Here are some of the Law Library's introductory resources on European Union law. Search the UIUC catalog for additional resources.
The European Union is a unique political entity comprised of 28 independent nations that have established common institutions to which they have voluntarily delegated some of their sovereignty so that decisions on specific issues of common interest can be decided at a higher, supra-national level.
Map © Nations Online Project (www.nationsonline.org). Used with permission.
The countries that comprise the European Union are known collectively as the Member States. The founding members of the European Economic Community, the EU's institutional predecessor, were Belgium, France, (West) Germany, Italy, Luxembourg, and the Netherlands. The first expansion of the EEC took place in 1973 when Denmark, Ireland, and the United Kingdom became Member States. Greece joined the EEC in 1981, followed by Spain and Portugal in 1986.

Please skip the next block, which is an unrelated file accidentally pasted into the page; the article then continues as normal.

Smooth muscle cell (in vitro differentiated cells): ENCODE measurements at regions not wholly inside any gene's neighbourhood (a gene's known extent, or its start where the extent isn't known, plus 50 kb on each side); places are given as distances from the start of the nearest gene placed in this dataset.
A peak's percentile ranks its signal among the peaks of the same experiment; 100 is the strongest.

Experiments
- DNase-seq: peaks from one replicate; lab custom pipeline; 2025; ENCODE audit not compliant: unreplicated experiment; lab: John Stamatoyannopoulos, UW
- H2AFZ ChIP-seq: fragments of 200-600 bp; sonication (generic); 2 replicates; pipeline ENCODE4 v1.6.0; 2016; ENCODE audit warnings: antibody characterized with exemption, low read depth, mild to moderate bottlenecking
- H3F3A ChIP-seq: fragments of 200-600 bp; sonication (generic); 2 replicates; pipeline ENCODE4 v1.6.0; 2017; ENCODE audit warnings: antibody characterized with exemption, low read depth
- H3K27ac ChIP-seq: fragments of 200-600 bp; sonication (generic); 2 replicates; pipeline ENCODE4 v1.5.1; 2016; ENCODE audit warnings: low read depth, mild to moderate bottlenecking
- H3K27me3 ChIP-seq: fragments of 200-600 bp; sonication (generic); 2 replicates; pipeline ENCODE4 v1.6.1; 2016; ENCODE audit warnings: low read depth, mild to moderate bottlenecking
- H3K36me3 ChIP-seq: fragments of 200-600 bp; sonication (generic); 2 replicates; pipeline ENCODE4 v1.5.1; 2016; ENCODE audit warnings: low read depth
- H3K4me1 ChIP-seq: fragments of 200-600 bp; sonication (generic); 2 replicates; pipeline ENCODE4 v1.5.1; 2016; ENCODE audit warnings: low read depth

In 1993, with the implementation of the Maastricht Treaty, the EEC changed its name to the European Union. Austria, Sweden and Finland joined the EU in 1995. The most notable enlargement occurred in 2004 with the accession of 10 new Member States, most of which were formerly members of the Soviet Bloc. They included the three Baltic states (Estonia, Latvia, and Lithuania), the Czech Republic, Hungary, Poland, Slovakia, and Slovenia, as well as Cyprus and Malta. Bulgaria and Romania joined the EU three years later. Croatia became the 28th Member State on July 1, 2013.